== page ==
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Randall Reeves Makes a Pit Stop

After suffering a knockdown in the high southern latitudes, enduring days of gale force winds, and losing not one but two of his autopilots, Randall Reeves has been forced to head for port so that he can make repairs, and continue the Figure 8 Voyage. 

"The list of broken things got to a point today where a different approach was needed — specifically poor Monte [Reeves’ nickname for his Monitor windvane] broke this time . . . Self steering gear is critical for getting around the Horn, so Randall will be pulling into Ushuaia, Argentina, for needed repairs." Reeves wife Joanna wrote on the Figure 8 blog.

Randall Reeves onboard Moli in April at KKMI. 

©2017Latitude 38 Media, LLC

"The good news is Randall isn’t broken (frustrated but not broken) and the boat is as solid as a rock. So what does this mean? It means Randall will be steering, eating and sleeping. Getting to Ushuaia will take about 6 days."

Reeves has had a number of issues in the last few weeks, starting with the loss of ‘Otto’, his electronic autopilot.

"Waves have broken fully onto the boat many times over the last two days. An hour ago I heard that now familiar deep whooshing and braced, but instead a wham to the hull and water over the top (kathwap–sploosh!), we were hit as by a freight train. Mo [Moli, Reeves’ 41-ft aluminum sloop] was pushed heavily to starboard and then went all the way over. Knocked flat.

Scenes from the high latitudes during the Figure 8 Voyage.

© 2017 Randall Reeves

"As I was mopping up I noticed water had gotten into the electronics cabinet where both the autopilot junction box (Otto’s brain) live and also all the satellite equipment. How this is possible is beyond me as the cabinet is protected by cushions and has only two small thumb holes in the door that allow operation of the latch. The latter equipment was spared, but water has apparently got into Otto’s brain. For the moment he is deceased. I get blinking lights that immediately fade; then nada. I have a spare for every other piece of that system. No spare brain."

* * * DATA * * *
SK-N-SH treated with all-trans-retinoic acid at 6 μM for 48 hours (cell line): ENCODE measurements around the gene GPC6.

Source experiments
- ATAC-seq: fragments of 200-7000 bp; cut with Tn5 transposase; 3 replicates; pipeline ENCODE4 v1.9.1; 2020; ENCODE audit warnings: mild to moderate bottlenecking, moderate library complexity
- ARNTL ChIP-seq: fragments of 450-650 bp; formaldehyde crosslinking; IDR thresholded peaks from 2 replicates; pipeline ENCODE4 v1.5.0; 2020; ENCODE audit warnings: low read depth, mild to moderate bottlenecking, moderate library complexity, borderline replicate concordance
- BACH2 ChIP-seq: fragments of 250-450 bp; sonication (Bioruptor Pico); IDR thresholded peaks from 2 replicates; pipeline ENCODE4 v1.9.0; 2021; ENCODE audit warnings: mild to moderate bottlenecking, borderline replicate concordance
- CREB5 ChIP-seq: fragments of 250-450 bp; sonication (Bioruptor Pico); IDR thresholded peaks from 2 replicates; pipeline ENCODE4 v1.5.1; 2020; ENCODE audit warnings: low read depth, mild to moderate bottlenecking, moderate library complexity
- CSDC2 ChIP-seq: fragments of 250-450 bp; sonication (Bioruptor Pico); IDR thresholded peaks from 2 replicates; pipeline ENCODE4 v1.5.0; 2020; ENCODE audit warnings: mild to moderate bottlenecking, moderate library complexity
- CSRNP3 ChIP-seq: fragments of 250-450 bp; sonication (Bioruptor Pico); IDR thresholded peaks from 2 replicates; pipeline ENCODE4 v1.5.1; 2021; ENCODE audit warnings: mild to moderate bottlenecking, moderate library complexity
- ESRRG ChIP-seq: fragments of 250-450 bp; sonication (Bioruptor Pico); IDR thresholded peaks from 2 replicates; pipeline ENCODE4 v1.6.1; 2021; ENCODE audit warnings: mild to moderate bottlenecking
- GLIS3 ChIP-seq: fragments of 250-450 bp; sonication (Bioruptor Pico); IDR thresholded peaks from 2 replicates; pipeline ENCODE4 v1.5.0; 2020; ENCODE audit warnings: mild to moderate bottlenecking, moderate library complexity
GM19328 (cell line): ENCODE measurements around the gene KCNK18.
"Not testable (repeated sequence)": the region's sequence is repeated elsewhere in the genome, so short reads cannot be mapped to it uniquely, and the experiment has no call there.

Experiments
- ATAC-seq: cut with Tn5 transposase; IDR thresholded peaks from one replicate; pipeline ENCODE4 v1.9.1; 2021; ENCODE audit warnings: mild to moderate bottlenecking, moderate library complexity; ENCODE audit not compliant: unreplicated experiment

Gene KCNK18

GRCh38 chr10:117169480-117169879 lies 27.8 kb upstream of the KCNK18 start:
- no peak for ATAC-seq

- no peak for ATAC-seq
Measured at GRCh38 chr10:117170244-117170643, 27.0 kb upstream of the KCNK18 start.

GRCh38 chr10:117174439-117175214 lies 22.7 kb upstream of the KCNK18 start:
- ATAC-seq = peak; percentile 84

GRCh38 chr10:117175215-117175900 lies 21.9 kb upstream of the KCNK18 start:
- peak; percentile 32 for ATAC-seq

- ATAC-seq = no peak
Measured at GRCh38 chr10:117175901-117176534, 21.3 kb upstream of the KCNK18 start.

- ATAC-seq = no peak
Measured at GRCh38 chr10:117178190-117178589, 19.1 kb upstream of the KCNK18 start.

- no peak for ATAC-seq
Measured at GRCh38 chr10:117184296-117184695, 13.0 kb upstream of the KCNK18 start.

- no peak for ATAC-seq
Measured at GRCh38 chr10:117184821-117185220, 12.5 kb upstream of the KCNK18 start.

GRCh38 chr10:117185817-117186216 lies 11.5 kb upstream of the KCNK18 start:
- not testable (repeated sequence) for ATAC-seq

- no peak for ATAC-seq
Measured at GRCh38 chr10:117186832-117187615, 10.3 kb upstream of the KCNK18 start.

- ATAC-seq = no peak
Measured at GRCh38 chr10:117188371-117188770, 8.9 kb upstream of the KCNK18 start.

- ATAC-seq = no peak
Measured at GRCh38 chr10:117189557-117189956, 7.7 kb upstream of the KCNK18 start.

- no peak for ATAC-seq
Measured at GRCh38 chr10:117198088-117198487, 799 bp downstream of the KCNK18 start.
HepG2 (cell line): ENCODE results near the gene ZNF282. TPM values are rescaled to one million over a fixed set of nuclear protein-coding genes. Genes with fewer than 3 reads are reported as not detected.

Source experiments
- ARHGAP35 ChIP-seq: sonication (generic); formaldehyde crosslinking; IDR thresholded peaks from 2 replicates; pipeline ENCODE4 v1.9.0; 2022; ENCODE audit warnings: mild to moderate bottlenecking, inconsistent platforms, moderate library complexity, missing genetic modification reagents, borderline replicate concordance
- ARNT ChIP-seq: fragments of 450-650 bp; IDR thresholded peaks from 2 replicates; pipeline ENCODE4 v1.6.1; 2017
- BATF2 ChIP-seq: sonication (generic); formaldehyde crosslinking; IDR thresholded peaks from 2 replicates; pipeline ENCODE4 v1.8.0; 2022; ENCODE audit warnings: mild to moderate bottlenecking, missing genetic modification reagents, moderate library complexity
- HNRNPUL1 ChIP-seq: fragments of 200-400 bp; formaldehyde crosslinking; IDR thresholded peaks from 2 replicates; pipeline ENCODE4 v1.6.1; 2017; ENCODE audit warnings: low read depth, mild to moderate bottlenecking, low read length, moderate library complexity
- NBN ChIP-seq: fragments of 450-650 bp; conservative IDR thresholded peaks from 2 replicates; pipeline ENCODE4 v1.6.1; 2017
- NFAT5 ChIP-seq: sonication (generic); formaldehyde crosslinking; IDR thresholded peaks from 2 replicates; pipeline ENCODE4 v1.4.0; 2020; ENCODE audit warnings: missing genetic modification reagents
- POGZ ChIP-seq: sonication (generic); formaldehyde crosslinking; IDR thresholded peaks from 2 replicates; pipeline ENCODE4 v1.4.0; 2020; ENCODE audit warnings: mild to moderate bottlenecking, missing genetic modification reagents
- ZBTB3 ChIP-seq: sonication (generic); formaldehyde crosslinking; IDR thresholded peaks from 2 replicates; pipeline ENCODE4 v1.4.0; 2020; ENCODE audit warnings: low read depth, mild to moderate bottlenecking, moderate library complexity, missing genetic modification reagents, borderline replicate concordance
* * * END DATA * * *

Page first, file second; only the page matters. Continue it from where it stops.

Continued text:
After the knockdown and several sleepless nights, Reeves noticed that ‘Monte’s’ pendulum assembly was bent as winds were in the 35-knot range and increasing. We’re not sure what finally sealed Monte’s fate, but needless to say, no autopilot on a singlehanded voyage is a bit of a problem.  

"Does this mean Randall is done? No not at all," the blog read. Parts are on their way to Ushuaia as we write. Reeves hopes to resume the trip shortly thereafter.

Pictures usually flatten the sea state, but the seriousness of Randall Reeves’ recent adventures comes through loud and clear with these photos. 

© 2017 Randall Reeves

When we spoke to Randall Reeves in April, he said that he was open to the idea of the Figure 8 being a nonstop trip, but wasn’t fixated on it, especially given the nature of  the Northwest Passage. "We’ll let the arctic decide," Reeves told us, explaining that weather and ice floes of the Passage require a delicate, well-timed route that must be carefully threaded. 

What makes the Figure 8 unique is not an attempt at going solo around the world, it’s the route itself: Five oceans, two circumnavigations, and about 40,000 miles (that’s over one and a half times the length of the earth’s equator).

We wish Randall Reeves speedy repairs, and will keep you updated on his status. (Are you a fan of the Figure 8 voyage? Let us know.)


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